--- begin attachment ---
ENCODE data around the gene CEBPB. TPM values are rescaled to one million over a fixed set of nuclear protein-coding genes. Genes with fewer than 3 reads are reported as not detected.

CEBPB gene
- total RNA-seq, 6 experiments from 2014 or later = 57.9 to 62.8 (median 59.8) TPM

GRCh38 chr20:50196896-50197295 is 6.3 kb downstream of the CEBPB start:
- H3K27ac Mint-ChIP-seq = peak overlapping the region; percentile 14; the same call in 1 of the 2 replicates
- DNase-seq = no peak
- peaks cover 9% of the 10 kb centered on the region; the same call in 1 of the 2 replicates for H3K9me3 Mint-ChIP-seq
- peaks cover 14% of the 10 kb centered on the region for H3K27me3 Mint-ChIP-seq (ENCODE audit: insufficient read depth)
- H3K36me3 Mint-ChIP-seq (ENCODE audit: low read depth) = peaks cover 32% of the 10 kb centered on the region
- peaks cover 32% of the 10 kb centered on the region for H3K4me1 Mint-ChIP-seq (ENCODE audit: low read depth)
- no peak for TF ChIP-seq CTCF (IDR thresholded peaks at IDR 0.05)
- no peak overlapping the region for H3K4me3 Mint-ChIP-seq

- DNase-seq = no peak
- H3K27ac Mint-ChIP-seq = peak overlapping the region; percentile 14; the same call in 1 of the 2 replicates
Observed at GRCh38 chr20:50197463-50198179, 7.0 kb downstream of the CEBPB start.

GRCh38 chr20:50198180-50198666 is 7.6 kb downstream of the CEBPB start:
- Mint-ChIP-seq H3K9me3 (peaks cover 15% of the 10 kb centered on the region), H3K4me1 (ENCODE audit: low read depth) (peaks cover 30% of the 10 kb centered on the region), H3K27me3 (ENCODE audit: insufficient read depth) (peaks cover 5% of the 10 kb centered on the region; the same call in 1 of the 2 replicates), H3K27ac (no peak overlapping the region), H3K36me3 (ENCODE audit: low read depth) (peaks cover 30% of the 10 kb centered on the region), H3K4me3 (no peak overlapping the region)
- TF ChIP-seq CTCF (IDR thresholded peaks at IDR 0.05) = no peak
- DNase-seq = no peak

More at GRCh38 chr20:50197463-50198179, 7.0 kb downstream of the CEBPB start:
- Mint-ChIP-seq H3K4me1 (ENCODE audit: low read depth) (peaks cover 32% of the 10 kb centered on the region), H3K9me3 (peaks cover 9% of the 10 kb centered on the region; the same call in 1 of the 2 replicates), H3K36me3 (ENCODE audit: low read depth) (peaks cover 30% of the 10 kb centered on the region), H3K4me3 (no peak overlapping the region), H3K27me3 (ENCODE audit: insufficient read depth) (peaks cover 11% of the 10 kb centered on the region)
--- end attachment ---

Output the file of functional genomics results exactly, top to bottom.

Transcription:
ENCODE data around the gene CEBPB. TPM values are rescaled to one million over a fixed set of nuclear protein-coding genes. Genes with fewer than 3 reads are reported as not detected.

CEBPB gene
- total RNA-seq, 6 experiments from 2014 or later = 57.9 to 62.8 (median 59.8) TPM

GRCh38 chr20:50196896-50197295 is 6.3 kb downstream of the CEBPB start:
- H3K27ac Mint-ChIP-seq = peak overlapping the region; percentile 14; the same call in 1 of the 2 replicates
- DNase-seq = no peak
- peaks cover 9% of the 10 kb centered on the region; the same call in 1 of the 2 replicates for H3K9me3 Mint-ChIP-seq
- peaks cover 14% of the 10 kb centered on the region for H3K27me3 Mint-ChIP-seq (ENCODE audit: insufficient read depth)
- H3K36me3 Mint-ChIP-seq (ENCODE audit: low read depth) = peaks cover 32% of the 10 kb centered on the region
- peaks cover 32% of the 10 kb centered on the region for H3K4me1 Mint-ChIP-seq (ENCODE audit: low read depth)
- no peak for TF ChIP-seq CTCF (IDR thresholded peaks at IDR 0.05)
- no peak overlapping the region for H3K4me3 Mint-ChIP-seq

- DNase-seq = no peak
- H3K27ac Mint-ChIP-seq = peak overlapping the region; percentile 14; the same call in 1 of the 2 replicates
Observed at GRCh38 chr20:50197463-50198179, 7.0 kb downstream of the CEBPB start.

GRCh38 chr20:50198180-50198666 is 7.6 kb downstream of the CEBPB start:
- Mint-ChIP-seq H3K9me3 (peaks cover 15% of the 10 kb centered on the region), H3K4me1 (ENCODE audit: low read depth) (peaks cover 30% of the 10 kb centered on the region), H3K27me3 (ENCODE audit: insufficient read depth) (peaks cover 5% of the 10 kb centered on the region; the same call in 1 of the 2 replicates), H3K27ac (no peak overlapping the region), H3K36me3 (ENCODE audit: low read depth) (peaks cover 30% of the 10 kb centered on the region), H3K4me3 (no peak overlapping the region)
- TF ChIP-seq CTCF (IDR thresholded peaks at IDR 0.05) = no peak
- DNase-seq = no peak

More at GRCh38 chr20:50197463-50198179, 7.0 kb downstream of the CEBPB start:
- Mint-ChIP-seq H3K4me1 (ENCODE audit: low read depth) (peaks cover 32% of the 10 kb centered on the region), H3K9me3 (peaks cover 9% of the 10 kb centered on the region; the same call in 1 of the 2 replicates), H3K36me3 (ENCODE audit: low read depth) (peaks cover 30% of the 10 kb centered on the region), H3K4me3 (no peak overlapping the region), H3K27me3 (ENCODE audit: insufficient read depth) (peaks cover 11% of the 10 kb centered on the region)